New Generation of Water Meters Offer Increased Accuracy

Until recently, water meters have been quiet workhorses, operating for decades without fanfare. In the meantime, dramatic technology leaps have been made in other areas, such as automated meter reading (AMR) and advanced metering infrastructure (AMI) systems for remote meter reading and monitoring.

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By Doug McCall

Until recently, water meters have been quiet workhorses, operating for decades without fanfare. In the meantime, dramatic technology leaps have been made in other areas, such as automated meter reading (AMR) and advanced metering infrastructure (AMI) systems for remote meter reading and monitoring.

As water utilities face rising costs of labor and energy while revenues are decreasing, they are seeking new options to improve operational efficiency and save time and resources. Now these utilities are able to turn to recent advancements in metering technology that help utilities meet operational efficiency and revenue goals and customer service expectations.

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A lid-mounted antenna aids in wireless communication.

With new metering technologies, utilities can reap benefits including additional revenue protection over the long term and decreased operational costs recognized immediately. Recent breakthroughs in metering technology are making once unheard of measurement accuracy accessible at very low and high flow rates.

Floating Ball Technology

Floating Ball Technology (FBT) is a variant on turbine metering that significantly reduces pressure loss and virtually eliminates component wear while improving accuracy across an extended flow range.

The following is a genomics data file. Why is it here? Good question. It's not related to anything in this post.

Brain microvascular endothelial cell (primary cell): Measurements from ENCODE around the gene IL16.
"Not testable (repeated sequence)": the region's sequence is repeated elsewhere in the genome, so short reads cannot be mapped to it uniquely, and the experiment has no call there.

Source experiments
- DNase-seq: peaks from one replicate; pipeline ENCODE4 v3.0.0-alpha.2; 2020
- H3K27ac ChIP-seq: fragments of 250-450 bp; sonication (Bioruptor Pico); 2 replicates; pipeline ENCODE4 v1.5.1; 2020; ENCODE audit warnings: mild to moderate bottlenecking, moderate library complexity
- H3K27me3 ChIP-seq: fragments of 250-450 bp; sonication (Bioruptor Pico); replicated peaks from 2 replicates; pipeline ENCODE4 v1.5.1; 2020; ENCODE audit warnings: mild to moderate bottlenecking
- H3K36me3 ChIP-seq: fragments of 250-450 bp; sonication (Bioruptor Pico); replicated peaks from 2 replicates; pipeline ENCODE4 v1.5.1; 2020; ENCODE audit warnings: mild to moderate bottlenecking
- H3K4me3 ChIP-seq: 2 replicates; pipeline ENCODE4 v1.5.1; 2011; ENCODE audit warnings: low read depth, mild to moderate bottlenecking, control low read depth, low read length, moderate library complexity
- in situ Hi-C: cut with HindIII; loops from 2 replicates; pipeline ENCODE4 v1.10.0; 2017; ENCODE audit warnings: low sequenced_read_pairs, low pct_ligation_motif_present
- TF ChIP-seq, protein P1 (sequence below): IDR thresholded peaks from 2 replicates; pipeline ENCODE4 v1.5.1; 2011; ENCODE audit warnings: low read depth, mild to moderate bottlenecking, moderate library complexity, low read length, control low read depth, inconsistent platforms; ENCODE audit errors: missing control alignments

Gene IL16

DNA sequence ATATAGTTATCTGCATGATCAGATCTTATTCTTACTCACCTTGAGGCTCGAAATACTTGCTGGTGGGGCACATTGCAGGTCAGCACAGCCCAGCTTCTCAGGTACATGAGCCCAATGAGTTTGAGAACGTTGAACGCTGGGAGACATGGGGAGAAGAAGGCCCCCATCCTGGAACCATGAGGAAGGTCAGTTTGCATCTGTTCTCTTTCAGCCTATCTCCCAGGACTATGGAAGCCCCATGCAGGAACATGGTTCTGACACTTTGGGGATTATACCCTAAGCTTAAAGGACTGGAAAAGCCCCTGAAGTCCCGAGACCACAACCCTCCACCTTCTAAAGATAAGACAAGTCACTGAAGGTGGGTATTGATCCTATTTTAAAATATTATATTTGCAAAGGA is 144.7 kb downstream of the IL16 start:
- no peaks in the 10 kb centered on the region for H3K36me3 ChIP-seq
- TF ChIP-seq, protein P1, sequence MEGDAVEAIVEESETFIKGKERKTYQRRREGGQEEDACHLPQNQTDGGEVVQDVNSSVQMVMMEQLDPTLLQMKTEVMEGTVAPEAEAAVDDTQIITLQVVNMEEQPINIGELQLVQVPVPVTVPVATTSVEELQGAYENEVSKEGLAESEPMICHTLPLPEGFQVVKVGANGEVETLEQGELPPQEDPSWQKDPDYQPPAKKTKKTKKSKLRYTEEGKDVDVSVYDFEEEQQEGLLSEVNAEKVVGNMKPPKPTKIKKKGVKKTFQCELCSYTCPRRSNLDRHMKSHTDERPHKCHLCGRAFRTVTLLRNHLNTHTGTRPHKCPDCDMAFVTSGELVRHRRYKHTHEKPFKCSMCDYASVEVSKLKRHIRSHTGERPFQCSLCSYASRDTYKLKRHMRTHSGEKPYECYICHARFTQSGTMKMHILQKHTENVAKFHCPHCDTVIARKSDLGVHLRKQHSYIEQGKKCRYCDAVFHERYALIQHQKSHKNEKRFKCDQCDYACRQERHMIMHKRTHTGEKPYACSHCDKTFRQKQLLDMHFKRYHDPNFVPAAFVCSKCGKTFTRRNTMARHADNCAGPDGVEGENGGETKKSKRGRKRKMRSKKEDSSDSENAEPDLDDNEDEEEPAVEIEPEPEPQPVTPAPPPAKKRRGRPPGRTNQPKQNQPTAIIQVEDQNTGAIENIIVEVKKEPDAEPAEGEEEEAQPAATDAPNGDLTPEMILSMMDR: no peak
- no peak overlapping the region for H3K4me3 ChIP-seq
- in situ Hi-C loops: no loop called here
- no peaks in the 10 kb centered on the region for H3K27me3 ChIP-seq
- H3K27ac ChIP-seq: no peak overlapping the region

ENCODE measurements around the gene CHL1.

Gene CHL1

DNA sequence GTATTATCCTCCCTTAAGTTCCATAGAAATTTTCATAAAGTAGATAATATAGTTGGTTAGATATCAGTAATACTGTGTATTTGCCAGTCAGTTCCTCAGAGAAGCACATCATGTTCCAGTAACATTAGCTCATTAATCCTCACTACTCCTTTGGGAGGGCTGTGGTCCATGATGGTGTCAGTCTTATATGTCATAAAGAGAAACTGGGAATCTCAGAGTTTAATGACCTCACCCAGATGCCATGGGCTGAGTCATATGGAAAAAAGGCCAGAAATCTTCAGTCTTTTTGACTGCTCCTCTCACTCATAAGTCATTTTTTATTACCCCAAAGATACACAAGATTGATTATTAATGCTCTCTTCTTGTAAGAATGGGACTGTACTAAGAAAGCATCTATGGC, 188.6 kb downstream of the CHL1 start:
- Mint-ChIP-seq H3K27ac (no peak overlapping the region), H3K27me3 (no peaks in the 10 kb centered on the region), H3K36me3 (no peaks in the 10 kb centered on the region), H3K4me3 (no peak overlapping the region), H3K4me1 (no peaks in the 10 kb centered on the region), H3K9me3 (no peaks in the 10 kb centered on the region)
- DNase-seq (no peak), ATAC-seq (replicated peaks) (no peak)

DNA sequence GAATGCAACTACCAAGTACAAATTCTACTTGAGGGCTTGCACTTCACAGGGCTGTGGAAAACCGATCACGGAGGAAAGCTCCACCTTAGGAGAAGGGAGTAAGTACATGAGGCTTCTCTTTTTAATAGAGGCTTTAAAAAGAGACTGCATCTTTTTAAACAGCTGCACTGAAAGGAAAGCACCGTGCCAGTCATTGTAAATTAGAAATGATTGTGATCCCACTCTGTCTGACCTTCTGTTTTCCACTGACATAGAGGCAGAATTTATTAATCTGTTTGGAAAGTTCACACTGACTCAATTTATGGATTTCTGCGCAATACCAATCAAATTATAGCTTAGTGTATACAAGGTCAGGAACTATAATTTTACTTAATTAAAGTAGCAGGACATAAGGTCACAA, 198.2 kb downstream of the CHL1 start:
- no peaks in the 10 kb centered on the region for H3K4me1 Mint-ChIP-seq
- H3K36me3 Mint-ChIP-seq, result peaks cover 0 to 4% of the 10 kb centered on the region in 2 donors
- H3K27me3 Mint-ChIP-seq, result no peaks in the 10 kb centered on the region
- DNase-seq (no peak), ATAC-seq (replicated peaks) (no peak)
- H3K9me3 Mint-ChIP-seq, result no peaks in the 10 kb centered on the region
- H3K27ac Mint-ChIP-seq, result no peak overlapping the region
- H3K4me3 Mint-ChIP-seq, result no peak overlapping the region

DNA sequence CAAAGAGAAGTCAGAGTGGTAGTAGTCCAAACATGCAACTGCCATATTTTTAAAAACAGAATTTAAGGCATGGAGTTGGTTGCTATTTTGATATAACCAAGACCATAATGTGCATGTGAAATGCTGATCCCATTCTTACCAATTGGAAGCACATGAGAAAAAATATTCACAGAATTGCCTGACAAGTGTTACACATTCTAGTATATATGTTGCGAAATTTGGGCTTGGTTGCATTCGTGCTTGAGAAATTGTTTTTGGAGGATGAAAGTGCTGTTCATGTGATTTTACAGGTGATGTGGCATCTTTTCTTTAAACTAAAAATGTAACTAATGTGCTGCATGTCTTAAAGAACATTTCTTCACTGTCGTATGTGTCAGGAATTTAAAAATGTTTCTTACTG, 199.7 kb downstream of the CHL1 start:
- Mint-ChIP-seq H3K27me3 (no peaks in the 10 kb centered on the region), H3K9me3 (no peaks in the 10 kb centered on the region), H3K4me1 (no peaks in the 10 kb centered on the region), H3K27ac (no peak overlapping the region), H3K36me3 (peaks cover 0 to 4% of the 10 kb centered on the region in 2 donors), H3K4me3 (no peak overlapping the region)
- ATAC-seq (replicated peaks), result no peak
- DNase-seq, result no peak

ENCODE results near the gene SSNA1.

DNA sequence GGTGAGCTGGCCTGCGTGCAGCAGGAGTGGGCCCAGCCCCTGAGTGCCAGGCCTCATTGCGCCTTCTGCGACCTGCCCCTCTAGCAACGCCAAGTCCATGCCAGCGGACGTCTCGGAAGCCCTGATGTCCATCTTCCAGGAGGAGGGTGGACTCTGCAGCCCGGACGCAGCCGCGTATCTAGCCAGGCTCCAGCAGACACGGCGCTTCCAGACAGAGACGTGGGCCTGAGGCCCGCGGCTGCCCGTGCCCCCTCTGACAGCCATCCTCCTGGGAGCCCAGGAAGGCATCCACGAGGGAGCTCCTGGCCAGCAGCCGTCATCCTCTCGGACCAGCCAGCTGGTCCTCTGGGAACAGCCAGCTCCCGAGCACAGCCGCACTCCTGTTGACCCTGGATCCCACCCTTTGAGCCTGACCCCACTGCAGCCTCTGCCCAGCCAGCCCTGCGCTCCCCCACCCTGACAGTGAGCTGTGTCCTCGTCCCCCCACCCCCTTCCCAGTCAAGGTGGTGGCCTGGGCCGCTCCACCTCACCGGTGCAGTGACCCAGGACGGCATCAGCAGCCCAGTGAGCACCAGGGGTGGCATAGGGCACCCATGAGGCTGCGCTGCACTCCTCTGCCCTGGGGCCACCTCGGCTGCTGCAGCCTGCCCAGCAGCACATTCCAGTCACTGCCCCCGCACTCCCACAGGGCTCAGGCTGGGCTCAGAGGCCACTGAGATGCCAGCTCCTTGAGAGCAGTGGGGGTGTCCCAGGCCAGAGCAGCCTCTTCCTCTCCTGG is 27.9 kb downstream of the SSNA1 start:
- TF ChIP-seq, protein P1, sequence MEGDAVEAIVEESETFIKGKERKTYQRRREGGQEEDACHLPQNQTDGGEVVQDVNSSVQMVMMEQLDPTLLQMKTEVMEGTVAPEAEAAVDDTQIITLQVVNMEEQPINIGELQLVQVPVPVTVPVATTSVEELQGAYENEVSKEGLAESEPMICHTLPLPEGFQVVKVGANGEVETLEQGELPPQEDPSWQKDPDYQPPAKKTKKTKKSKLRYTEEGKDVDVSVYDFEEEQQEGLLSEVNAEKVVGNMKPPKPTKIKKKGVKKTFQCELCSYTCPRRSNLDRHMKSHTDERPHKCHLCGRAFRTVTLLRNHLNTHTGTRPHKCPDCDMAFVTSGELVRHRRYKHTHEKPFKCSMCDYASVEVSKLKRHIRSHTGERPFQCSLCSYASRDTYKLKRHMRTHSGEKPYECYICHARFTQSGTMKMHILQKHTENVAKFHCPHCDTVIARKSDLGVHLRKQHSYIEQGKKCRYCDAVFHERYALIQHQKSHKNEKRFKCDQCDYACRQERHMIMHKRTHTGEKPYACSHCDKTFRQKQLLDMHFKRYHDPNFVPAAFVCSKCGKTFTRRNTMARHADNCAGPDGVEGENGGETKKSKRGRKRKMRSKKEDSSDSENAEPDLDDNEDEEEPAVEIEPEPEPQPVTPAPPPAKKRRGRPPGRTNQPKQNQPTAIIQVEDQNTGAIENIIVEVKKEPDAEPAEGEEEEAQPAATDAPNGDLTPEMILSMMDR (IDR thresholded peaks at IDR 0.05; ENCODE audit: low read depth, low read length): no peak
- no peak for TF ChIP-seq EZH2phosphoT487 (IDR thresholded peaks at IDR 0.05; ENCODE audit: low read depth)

FBT is characterized by a ball-shaped, turbine impeller that floats between axial bearings in the measuring chamber of the meter. Water passes through the meter, causing the turbine impeller to rise from its bearings and rotate in the water. As this occurs, embedded rotor magnets deliver signals to an ultra-sensitive register pickup probe. As flow increases, the impeller centers itself and literally floats inside the measuring chamber.

The thermoplastic ball is virtually weightless in water, therefore even the smallest changes in flow cause the impeller to rise and fall accordingly. As a result, this type of meter can accurately record very low flows as well as support extended high flow rates – all with practically no friction or wear.

Remanent Field Technology

Another common meter type is magnetic flow meters, which measure an electrical signal that is produced when ionized water flows through a magnetic field. The faster the water flows, the more voltage is created and measured. Voltage is linearly proportional to speed; as water speed increases, voltage increases and the measure of volume increases.

Similar to positive displacement meters, magnetic flow meters are fairly accurate, but the magnetic field required to gather accurate measurements requires a great deal of energy.

On the other hand, remanent field technology, in conjunction with magnetic metering technology, requires far less energy than traditional mag meters and permits much greater accuracy, even at intermittent or very low flows.

Traditional metering technology uses electrical current flowing in a drive coil to create the magnetic field. Remanent technology, with its low switching rate and patented electrodes embedded in the flow tube, maintains a magnetic field without continuous battery drain. As the energy efficiency of water meters increases, the amount of money the utility must spend on this resource simultaneously decreases.

Benefits

Preventing nonrevenue water loss will deliver meaningful new revenue and more accurate customer billing. In light of these benefits, utilities should make low-flow and high-flow accuracy a key consideration when evaluating meters.